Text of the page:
Middlemen – SPIN-scale farmers are now venturing beyond the direct marketing business model, as the demand for local food has opened up more sales and distribution channels willing to work with them

Nutrient dense – it’s starting to be understood by consumers, so it can be used as a selling point for certain crops; one farmer is using it as his tag line: Building Nutrient Dense Soil to Grow Nutrient Dense Food

Oil press – small batch oils made from canola, flax, hemp, mustard and sunflower seed are a way to keep pumping out product in the winter when you can’t grow

Payroll – it’s growing for some SPIN farmers are starting to do both; example: Reclaim Farm – 5.5 acres, $350k revenue target; 7 full-time workers, $90k payroll

Quantum theory – explains why plants are so nutritious, and it helps farmers grow better plants by optimizing conditions to allow plants to do their own thing; just ask Stefan Butler – he applies it to his farm and grosses $200k on 2.3 acres)

Revenue multiple – this is the formula to calculate a a crop’s ROI and make smart seed buying decisions:
Revenue potential – Cost ÷ Cost=Revenue multiple

Sorrel – used to be called spinach and Adam’s Heirlooms sells it for $80/lb.

Tinctures – this is another long shelf life product that attracts the heath conscious customer; can be made from herbs like holy basil and elderberry; flowers like spilanthes, or mushrooms like lion’s mane, maitake, turkey tail and yellow reishi

U-pick/pay what you can – farmers in food desserts set aside plots to offer to the community while developing other plots to build a business

Volume – some are growing one or two crops, like tomatoes, in larger volume to supply local food processors while also growing intensively for direct-to-consumer markets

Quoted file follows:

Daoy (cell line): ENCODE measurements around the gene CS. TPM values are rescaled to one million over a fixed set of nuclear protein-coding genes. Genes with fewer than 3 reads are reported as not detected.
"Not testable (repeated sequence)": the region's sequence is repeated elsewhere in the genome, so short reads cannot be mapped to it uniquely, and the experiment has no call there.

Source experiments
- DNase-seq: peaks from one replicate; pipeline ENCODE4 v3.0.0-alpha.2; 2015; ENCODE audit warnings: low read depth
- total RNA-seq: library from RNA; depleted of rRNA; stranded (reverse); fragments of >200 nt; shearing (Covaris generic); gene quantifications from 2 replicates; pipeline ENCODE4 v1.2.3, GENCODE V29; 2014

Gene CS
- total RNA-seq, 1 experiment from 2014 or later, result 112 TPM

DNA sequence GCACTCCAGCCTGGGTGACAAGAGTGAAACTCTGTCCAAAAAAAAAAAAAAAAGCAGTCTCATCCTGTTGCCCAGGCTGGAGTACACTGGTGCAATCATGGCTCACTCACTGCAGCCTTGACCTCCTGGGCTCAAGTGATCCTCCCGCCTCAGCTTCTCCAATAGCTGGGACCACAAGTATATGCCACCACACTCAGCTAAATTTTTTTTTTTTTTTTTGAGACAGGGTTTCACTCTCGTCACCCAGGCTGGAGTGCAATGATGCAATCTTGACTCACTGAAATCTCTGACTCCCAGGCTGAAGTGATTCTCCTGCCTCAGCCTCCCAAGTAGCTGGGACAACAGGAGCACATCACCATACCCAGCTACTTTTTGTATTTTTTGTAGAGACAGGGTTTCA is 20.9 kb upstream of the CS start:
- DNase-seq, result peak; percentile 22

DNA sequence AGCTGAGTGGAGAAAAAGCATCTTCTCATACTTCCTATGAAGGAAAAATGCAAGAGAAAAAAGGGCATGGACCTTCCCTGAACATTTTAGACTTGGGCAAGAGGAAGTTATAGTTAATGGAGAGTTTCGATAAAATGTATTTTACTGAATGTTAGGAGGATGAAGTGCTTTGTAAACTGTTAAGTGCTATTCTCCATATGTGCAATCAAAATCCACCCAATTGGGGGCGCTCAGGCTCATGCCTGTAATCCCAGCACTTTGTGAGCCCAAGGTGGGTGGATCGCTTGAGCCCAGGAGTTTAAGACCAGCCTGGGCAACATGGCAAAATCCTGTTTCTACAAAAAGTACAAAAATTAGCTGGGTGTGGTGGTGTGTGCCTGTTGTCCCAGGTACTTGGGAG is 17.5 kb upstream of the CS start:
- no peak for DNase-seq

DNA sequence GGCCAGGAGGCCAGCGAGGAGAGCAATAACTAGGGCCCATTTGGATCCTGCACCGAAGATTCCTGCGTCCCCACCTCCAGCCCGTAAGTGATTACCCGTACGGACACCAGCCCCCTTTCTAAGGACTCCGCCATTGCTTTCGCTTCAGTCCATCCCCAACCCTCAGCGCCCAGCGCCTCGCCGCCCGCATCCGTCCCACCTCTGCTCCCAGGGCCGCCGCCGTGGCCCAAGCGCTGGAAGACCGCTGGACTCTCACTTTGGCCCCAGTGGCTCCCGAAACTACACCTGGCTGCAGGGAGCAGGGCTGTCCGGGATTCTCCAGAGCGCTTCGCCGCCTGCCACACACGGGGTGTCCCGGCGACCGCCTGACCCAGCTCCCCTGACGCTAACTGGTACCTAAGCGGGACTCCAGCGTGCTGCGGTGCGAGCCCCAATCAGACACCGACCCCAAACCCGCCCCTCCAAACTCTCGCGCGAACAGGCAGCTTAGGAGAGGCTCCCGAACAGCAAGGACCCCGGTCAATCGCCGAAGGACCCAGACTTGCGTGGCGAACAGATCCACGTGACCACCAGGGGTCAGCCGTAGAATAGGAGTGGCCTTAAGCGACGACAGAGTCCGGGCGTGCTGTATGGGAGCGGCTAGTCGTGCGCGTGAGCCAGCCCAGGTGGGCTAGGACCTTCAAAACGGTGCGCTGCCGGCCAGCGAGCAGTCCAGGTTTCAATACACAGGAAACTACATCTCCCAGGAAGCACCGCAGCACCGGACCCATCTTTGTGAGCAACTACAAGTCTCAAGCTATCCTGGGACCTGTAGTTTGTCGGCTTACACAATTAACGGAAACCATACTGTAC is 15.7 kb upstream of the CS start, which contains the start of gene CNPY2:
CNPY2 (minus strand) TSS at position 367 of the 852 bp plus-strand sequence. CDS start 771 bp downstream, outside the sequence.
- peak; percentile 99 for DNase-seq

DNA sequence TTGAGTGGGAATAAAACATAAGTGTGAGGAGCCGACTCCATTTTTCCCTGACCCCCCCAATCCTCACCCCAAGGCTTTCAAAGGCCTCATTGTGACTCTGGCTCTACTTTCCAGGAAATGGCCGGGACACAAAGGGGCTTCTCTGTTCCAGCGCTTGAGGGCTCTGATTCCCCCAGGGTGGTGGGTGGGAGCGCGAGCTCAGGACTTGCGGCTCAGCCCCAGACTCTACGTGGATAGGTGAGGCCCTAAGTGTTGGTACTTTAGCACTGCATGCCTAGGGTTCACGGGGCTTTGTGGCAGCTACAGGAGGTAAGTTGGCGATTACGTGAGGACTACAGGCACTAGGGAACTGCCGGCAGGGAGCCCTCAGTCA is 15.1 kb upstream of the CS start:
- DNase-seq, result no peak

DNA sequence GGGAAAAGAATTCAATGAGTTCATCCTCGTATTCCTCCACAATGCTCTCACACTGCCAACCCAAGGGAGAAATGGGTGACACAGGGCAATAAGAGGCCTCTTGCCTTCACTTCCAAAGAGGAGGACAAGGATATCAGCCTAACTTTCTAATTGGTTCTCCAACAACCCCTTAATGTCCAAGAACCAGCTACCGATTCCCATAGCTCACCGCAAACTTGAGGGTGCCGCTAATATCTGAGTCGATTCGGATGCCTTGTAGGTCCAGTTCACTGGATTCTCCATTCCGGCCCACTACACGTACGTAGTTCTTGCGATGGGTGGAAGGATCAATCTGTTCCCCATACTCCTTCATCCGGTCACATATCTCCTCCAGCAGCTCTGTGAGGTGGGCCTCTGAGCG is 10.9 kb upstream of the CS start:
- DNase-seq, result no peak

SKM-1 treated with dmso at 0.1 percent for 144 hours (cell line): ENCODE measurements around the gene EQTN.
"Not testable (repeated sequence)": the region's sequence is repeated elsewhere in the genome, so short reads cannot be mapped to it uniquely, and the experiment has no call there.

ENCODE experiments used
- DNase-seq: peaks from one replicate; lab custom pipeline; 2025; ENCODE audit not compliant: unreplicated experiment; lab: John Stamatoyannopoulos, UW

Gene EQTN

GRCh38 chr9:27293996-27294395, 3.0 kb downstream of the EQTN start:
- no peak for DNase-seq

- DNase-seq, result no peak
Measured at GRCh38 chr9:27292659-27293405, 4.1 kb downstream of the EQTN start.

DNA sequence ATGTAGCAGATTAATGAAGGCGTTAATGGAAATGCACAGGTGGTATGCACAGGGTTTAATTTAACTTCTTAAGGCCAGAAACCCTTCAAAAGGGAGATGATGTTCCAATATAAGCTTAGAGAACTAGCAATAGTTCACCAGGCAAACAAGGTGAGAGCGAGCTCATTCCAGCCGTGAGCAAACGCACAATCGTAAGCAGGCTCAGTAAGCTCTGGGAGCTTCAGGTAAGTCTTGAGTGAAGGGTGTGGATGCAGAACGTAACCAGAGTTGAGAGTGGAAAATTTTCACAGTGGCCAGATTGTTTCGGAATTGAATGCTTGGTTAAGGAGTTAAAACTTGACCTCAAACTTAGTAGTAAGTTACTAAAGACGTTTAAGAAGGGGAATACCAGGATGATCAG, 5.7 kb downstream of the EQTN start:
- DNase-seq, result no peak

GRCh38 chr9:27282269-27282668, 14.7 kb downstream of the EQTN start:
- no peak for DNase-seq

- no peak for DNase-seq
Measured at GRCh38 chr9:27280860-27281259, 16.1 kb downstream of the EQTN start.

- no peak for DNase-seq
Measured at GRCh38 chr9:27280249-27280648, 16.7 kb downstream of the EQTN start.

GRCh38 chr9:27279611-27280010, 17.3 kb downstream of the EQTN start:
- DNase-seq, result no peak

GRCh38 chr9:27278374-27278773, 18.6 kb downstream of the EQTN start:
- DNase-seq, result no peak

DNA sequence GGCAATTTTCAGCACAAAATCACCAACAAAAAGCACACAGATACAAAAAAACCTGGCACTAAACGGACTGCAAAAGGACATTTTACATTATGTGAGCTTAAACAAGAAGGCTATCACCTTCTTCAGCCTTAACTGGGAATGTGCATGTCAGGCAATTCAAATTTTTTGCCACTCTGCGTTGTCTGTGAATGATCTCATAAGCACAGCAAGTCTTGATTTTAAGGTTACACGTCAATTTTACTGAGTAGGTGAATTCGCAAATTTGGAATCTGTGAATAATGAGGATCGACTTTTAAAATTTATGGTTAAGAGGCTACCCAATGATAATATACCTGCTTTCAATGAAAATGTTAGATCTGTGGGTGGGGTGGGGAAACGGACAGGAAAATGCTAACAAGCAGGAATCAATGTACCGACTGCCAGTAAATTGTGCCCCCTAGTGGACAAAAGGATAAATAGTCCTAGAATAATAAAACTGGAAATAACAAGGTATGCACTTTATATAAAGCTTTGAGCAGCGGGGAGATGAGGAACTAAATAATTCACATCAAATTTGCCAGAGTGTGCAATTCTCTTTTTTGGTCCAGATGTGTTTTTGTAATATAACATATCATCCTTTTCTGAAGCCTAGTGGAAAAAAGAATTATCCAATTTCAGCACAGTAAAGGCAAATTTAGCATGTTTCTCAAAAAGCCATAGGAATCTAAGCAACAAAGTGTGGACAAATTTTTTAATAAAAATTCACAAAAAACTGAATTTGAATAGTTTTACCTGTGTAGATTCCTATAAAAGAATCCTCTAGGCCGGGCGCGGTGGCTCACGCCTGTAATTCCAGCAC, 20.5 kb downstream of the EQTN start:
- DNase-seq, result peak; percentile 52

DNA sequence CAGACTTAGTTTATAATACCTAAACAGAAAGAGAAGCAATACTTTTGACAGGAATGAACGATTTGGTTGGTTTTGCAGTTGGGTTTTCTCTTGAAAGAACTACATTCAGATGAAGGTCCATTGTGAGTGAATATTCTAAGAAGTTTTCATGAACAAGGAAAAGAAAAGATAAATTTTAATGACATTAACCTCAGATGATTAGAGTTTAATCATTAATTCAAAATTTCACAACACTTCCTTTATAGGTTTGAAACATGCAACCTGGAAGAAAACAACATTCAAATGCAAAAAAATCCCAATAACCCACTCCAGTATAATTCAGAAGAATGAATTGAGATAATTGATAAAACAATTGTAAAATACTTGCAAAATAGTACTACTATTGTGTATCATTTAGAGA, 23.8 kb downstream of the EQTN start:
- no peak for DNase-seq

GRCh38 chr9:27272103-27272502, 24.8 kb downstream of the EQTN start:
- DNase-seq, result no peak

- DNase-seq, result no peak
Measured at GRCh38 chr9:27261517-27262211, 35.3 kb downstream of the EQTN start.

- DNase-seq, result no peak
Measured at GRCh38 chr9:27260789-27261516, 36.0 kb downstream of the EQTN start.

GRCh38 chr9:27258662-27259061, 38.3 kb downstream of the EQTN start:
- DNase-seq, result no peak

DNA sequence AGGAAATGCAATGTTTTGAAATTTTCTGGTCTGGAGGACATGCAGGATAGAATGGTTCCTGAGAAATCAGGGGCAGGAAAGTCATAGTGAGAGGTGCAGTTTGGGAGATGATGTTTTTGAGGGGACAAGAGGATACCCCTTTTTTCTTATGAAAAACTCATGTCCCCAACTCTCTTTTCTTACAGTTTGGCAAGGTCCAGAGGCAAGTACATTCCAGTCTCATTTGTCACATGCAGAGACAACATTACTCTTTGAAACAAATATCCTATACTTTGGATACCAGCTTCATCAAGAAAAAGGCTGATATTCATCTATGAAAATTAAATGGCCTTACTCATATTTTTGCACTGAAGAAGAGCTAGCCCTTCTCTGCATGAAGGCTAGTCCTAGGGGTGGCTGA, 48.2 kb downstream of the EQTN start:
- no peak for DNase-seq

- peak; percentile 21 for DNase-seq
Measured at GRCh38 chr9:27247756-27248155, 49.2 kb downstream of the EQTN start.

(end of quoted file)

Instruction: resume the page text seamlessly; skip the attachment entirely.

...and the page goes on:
Workplace delivery – more offices are offering wellness programs as an employee benefit; sell the HR director who administers them a CSA as part of it

Xpenses – controlling them is the key to staying in business; the SPIN benchmark is 10% to 20% of gross revenue

Yield benchmarks – farmers combine them with revenue benchmarks so they can look look at any plot and calculate how much it’s worth to them

Zinnias – great filler crop because it’s easy and fast to grow and harvest, can be planted any time during the season, makes a beautiful bouquet without any arranging, and is an easy sell at market

Stefan Butler, Nutrient Dense Farm, Squamish BC; Ryan Mason, Reclaim Farm, Pigeon Lake AB; Chanowk Yisrael, Yisrael Family Farm, Sacramento CA; Christine Hannon-Smith, The Taste and See Farm, Paonia CO; Martin Silcock, Walton-on-Trent, Derb; Brian Kowalski, Murray Meadows Farm, Portugal Cove NL; Lee Mcbride, Hickory Hill Farmstead, Falkville AL; John Greenwood, JNJ Farms, Macomb IL; Kye Kocher, Grand Trunk Veggies, Calgary AB; Dianna Diel, Adam’s Heirlooms, Mishicot WI; Tamara Knott, Bright Greens Canada, Saanichton BC; Adam Diehl, Adam’s Heirlooms, Mishicot WI.


Reviews Backyard Riches
5/5 stars based on 22 customer reviews

Seed to Cash enables you to earn a living on land you don't own. I grossed enough to replace a full time job in my first year, with no prior growing experience.